FIG. 7 illustrates the current-voltage correlation of amorphous, polycrystalline and double amorphous/polycrystalline layer metal-dielectric-metal capacitors. The data clearly demonstrate the double layer as more closely following the desirable response of an amorphous layer than the undesirable response of a polycrystalline layer.

FIG. 8 comprises tabulated data from BaTiO3 dielectric capacitors made with amorphous (A), polycrystalline (P), amorphous-on-polycrystalline (A/P), polycrystalline-on-amorphous (P/A) and amorphous-on-polycrystalline-on-amorphous (A/P/A) layered metal-dielectric-metal (MIM) and metal-dielectric-semiconductor-metal (MIS) type structures. Unless otherwise identified, MIM type structures comprise palladium metal electrodes.

The arrangement of dielectric film layers in a capacitor is tabulated under Layers and the recitation A, P, A/P, P/A and A/P/A is as above identified. Each layer was formed in accord with the processes of FIGS. 3-7. The overall depth of the deposited dielectric film is in angstroms.

Layers reciting A/G/P designate the presence of a gradient layer which was purposely formed, using the processes of FIGS. 3-7, by depositing the dielectric within the high temperature range of above about 540 Centigrade (for polycrystalline formation) and, while continuing deposition, gradually decreasing the temperature to about room temperature (for amorphous formation). A generally consistent polycrystalline layer was deposited at the high temperature range, while, as the temperature gradually lowered below about 520 Centigrade, a gradient layer formed comprising increasing nanocrystalline or quasi-amorphous dielectric which became a generally consistent amorphous deposition as the temperature dropped to room temperature.

Layers reciting A:H designate an amorphous layer deposited in accord with FIGS. 3-7 but using an argon atmosphere containing 5% hydrogen.

Layers reciting A/RuO2, P/RuO2 and A/P/RuO2 had both electrodes made from RuO2 metallic oxide. P/SiO2 layers had a bottom dielectric, 200 angstroms thick made from SiO2, a bottom electrode of Si and an upper electrode made from aluminum. P/A/RuO2 and A/P/A/RuO2 layers had a lower electrode made from RuO2 metallic oxide and an upper electrode made from gold.

Table 1 sets out the thickness of each layer comprising the overall dielectric deposition of layers tabulated in FIG. 8.

In FIG. 8, εr is the effective dielectric constant of the dielectric layer(s) relative to air; VBD is the breakdown voltage of the dielectric layer(s) in volts/cm units; σ is the conductivity of the dielectric layer(s) in ohms/cm-1 units; J(=I/A) is the dc leakage current density at 4 volts in amperes/cm2 units; and C/A is the capacitance per unit area in picofarads/cm2 units.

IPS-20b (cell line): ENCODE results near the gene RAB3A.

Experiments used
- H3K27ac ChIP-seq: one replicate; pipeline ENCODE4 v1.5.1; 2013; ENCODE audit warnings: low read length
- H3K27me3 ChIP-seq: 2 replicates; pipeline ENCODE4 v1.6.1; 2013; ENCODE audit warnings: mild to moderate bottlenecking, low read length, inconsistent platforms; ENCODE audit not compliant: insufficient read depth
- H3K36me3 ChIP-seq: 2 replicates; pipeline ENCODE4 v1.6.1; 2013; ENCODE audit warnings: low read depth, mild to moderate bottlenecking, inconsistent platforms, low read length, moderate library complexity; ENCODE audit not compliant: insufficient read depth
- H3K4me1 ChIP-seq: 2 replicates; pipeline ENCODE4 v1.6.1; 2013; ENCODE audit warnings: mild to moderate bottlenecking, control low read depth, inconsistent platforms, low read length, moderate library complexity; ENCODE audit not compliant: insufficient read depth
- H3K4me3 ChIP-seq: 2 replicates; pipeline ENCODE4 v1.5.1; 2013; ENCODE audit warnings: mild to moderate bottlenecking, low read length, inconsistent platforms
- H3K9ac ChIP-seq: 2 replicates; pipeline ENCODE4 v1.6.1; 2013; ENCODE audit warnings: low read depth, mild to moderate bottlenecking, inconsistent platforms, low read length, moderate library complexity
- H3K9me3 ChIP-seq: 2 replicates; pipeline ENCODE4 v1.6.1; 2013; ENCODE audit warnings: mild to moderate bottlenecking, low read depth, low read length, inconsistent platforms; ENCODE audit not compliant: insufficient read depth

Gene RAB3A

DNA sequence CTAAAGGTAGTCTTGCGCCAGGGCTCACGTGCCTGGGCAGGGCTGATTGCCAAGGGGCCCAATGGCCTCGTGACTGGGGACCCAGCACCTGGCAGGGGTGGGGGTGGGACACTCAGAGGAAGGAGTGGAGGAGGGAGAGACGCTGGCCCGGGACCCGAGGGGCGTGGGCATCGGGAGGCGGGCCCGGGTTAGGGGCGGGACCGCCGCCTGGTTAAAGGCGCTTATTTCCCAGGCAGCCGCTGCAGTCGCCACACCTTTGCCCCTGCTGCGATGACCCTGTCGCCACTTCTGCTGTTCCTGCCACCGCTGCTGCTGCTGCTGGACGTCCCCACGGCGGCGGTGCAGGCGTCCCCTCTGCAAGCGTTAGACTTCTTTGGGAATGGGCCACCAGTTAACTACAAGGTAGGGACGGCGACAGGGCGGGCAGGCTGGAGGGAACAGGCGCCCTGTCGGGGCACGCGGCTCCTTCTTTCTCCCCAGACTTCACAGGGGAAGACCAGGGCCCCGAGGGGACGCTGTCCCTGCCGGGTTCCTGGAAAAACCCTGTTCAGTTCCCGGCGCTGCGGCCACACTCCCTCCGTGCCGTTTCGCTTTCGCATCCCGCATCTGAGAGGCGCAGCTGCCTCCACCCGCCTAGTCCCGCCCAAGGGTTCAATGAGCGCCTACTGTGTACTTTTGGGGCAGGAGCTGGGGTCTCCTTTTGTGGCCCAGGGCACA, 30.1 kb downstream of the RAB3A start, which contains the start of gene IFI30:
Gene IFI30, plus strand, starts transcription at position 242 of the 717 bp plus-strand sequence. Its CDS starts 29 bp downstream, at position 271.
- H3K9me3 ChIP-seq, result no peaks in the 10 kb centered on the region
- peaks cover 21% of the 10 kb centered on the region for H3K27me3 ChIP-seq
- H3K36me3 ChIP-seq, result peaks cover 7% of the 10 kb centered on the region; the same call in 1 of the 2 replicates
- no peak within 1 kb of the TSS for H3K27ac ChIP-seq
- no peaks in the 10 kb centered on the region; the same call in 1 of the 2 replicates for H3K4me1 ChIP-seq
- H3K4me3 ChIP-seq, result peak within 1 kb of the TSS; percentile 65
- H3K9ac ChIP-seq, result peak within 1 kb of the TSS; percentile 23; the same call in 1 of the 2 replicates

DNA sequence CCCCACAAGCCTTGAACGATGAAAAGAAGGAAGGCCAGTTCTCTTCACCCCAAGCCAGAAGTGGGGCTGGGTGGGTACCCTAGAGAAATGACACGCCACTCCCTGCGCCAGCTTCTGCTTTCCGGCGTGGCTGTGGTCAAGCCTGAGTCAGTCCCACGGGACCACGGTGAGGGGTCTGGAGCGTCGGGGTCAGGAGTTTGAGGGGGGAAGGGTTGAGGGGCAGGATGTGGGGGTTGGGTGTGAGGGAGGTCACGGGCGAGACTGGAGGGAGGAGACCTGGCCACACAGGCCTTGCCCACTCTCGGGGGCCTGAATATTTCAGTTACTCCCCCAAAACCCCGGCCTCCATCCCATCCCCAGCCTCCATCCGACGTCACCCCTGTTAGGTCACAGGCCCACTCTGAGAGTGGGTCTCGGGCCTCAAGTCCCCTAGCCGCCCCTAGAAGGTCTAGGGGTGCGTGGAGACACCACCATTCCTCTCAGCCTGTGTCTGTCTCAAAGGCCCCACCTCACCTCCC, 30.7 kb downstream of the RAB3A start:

TABLE 1______________________________________Layers     Thick     A       G      P    A______________________________________P          4840      --      --     4840 --A          5000      5000    --     --   --A/P        5050      200     --     4850 --A/G/P      9670      200     600    8870 --A/G/P      4462      200     600    3662 --A/G/P      4190      100     350    3640 --A/G/P      1450      100     200    1150 --A:H        2500      2500    --     --   --P/SiO2       900      --      --      900 --A/RuO2      2460      2460    --     --   --P/RuO2      2730      --      --     2730 --A/P/RuO2      2200      450     --     1750 --P/A/RuO2      1995      600     --     1395 --A/P/A/RuO2      2280      100     --     1520 --______________________________________
Patent Citations
Cited PatentFiling datePublication dateApplicantTitle
US4437139 *Dec 17, 1982Mar 13, 1984International Business Machines CorporationLaser annealed dielectric for dual dielectric capacitor
US4734340 *Jul 14, 1986Mar 29, 1988Sony CorporationDielectric thin film
US4803591 *Jan 30, 1987Feb 7, 1989Mitsubishi Mining & Cement Company, Ltd.With barium titanate, niobium pentoxide, zinc oxide and maganese dioxide
US4873610 *Jan 31, 1989Oct 10, 1989Canon Kabushiki KaishaDielectric articles and condensers using the same
US4931897 *Aug 7, 1989Jun 5, 1990Mitsubishi Denki Kabushiki KaishaMethod of manufacturing semiconductor capacitive element
US5173835 *Oct 15, 1991Dec 22, 1992Motorola, Inc.Voltage variable capacitor
US5192871 *Oct 15, 1991Mar 9, 1993Motorola, Inc.Voltage variable capacitor having amorphous dielectric film
EP0046868A2 *Jul 21, 1981Mar 10, 1982International Business Machines CorporationCapacitor structure with dual dielectrics
EP0442799A1 *Feb 12, 1991Aug 21, 1991Bollore TechnologiesElectrical capacitor
Non-Patent Citations
Reference
1 *A. T. Salama & E. Siciunas Characteristics of RF Sputtered Barium Titanate Films on Silicon Jul. 27, 1971.